It Only Happens in the Movies is about sixth former, amateur actor, cinema employee and professional cynic Audrey. She is done with love. Recently dumped by her ex-boyfriend after a minor bedroom mishap and major betrayal of trust, she has spent the last year watching her family implode after her dad walked out on her mum for a younger woman and won’t stop rubbing their noses in it, another major betrayal of trust and of love in general. Audrey is so absolutely done that she is going to write an A Level Media Studies essay about how damaging and unrealistic and dangerous romantic comedies are, with their perfect couples and their clichés and their airport dashes and declarations and kisses in the rain. Real life is not like that and the world needs to know.
There were a lot of things I loved about this book. I shall nebulously list them.
I loved Audrey. Caring for her mum alone, whilst her dad coos with his new, better family, and her brother is off at uni, she is struggling to manage her mum’s depression and irrational behaviour. It shouldn’t be down to Audrey to cope with it, but here we are and she endures in an incredibly realistic way- resentful, bitter, but with love. Because nuance, people. I loved that she tried to keep that line open to her dad, it shows she’s a good person. But it was good for her to confront her anger too. She was resolute and vulnerable, smart and honest and I would absolutely have been friends with her as a teen. I am also a very big not-fan of romance films (10 Things being the exception, I’m not a monster) but I loved how in tune with, and also disgusted and outraged by the tropes and expectations of both cinema and society she was.
I loved how all of Audrey’s friends were nice and supportive, and no matter how much she isolated herself from them or felt that she didn’t deserve them so she’s doing them a favour by cutting them off, they were still waiting for her when she figured something out. They didn’t intrude, but let her grieve and be angry and waited. Leroy was lovely and hilarious, and I would absolutely read the Spinster-esque spin off with him as narrator. LouLou was incredible, with her pink hair and her sass and everyone was just a part of a drama-free, supportive friend network and that was brilliant. More please.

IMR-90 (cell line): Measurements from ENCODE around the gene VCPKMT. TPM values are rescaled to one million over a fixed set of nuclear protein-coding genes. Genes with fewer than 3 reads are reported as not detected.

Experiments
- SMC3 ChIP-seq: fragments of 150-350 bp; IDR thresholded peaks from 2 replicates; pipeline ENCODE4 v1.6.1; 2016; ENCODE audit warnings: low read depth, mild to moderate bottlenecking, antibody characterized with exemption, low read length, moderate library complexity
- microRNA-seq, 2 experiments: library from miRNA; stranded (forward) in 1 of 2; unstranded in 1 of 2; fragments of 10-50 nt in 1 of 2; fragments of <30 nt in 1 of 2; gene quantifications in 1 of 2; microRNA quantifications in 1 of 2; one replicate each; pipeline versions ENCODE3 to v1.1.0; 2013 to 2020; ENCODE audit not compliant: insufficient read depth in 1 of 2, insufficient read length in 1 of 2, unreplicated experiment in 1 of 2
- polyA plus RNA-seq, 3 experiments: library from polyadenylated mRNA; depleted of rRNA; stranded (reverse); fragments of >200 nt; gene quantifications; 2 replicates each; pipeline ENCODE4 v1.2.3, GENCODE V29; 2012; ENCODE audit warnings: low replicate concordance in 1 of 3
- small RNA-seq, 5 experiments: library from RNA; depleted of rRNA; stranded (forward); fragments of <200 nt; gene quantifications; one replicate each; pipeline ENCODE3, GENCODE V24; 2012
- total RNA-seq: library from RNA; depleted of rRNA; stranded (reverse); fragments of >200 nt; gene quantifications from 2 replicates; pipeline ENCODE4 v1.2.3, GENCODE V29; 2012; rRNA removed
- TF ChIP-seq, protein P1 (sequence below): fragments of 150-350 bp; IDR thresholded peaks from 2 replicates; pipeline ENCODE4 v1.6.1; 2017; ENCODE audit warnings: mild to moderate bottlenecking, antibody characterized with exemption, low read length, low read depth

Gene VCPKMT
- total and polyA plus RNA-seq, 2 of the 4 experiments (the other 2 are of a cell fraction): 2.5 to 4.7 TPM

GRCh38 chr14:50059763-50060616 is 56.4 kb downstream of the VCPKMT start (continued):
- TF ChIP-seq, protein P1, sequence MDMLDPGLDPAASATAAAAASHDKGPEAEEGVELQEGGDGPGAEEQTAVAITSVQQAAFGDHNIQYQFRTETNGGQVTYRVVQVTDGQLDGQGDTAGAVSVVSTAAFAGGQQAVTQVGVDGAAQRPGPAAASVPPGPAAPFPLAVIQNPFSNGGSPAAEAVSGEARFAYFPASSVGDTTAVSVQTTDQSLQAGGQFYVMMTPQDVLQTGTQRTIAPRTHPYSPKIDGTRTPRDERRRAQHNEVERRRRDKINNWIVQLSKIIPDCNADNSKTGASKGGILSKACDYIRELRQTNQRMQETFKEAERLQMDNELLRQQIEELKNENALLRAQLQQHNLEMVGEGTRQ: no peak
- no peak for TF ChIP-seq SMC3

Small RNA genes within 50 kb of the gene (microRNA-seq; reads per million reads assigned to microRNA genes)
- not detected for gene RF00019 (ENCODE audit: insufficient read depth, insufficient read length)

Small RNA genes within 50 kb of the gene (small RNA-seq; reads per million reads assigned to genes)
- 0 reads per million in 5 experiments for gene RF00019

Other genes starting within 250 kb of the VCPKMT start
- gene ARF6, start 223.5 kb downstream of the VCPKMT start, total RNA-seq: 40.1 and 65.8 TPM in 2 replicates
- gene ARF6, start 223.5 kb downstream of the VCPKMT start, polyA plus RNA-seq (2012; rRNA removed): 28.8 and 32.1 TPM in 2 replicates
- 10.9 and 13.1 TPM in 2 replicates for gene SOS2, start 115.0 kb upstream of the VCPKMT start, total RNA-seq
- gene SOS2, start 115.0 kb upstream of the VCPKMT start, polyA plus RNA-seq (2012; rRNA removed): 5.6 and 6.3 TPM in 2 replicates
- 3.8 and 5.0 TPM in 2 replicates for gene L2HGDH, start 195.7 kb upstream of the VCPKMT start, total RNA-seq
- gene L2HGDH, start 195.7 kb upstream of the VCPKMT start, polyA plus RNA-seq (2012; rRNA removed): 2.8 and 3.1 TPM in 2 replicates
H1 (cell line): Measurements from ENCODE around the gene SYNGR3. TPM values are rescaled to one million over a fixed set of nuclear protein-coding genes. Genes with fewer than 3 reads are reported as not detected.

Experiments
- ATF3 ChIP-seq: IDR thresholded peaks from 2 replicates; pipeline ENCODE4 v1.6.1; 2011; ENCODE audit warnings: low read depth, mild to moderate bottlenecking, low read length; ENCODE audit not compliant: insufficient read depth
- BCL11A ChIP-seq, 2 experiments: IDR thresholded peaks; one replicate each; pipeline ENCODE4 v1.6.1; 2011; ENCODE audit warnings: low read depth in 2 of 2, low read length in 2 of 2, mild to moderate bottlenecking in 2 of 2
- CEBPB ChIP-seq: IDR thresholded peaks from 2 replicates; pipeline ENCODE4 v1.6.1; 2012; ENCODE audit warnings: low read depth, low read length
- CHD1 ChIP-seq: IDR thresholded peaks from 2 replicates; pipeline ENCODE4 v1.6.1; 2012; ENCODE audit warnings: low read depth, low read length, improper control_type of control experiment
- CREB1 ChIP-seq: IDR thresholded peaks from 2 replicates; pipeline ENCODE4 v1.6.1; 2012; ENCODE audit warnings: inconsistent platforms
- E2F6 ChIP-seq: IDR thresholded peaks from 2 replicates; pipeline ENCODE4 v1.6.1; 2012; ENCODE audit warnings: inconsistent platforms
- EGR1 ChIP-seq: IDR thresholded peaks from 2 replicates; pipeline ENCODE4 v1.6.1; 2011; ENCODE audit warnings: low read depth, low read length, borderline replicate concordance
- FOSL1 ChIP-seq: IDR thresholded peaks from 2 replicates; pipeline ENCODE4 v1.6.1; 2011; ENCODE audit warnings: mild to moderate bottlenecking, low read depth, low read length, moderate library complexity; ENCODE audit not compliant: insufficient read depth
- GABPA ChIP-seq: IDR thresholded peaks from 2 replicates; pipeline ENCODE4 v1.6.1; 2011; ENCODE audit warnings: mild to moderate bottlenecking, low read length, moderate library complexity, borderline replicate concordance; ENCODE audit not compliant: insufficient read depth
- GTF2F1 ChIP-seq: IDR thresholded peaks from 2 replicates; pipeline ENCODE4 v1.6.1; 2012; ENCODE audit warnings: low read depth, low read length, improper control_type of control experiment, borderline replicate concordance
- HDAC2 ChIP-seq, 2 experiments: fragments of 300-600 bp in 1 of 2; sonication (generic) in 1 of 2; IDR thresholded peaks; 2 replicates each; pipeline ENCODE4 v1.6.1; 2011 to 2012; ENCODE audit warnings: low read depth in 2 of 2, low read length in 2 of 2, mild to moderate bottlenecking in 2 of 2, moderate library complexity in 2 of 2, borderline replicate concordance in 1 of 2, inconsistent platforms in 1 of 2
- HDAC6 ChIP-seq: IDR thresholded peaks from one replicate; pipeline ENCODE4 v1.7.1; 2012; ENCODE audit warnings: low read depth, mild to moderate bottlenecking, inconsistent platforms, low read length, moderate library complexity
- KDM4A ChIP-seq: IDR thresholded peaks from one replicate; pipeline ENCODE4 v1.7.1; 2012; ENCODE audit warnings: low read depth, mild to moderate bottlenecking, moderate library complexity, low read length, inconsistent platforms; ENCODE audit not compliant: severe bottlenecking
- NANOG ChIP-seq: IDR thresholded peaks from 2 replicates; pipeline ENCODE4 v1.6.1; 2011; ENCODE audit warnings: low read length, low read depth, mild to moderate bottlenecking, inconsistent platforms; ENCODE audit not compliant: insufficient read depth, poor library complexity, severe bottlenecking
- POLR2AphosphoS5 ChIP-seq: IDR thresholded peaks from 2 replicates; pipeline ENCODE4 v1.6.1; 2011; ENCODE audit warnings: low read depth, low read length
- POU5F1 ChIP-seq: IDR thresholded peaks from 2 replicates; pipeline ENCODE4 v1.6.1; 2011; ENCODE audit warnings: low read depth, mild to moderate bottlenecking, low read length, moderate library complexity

I liked Harry. I did not love him. He was charming and funny, he was capable of being serious and a talented filmmaker that saw Audrey’s talent. I loved that he made her see her worth, and that it was a value that existed separately from relationships and men and love- it was a talent and a value that was just hers. I liked their relationship. I liked that Audrey knew he was a cliché bad boy, and that it was both futile and formulaic for her to believe that she would be any different than his other many conquests, or for her to even think that she could try and change him. She is also aware of the irony that being aware these things does not mean that she will not attempt them anyway. And then be mad at herself for being predictable and stupid. Audrey is a contradiction, like us all. She knows at the outset that she’s falling into to plot of a rom com, but, aware as she is, she is powerless to stop it. Until she does stop it.
I loved the uncommonness of the ending. I don’t want to spoil it, but it is so unusual for a romantic heroine to get to choose. To not have a guy foisted on her. She gets to put herself first, and to make a decision based on what is going to be the best for her long term, averaging out the ups and the downs of a relationship.
*spoilery* The “I love you but you are bad for me, so I am going to decline even though it will hurt very much for a long time” is so rare and refreshing and, to prove Audrey’s point, it’s something you rarely see in the movies.
If you love romance films, read it.
If you hate romance films, read it more.
If you like hilarious, realistic stories with awesome, smart, tough young women in them, then definitely read it.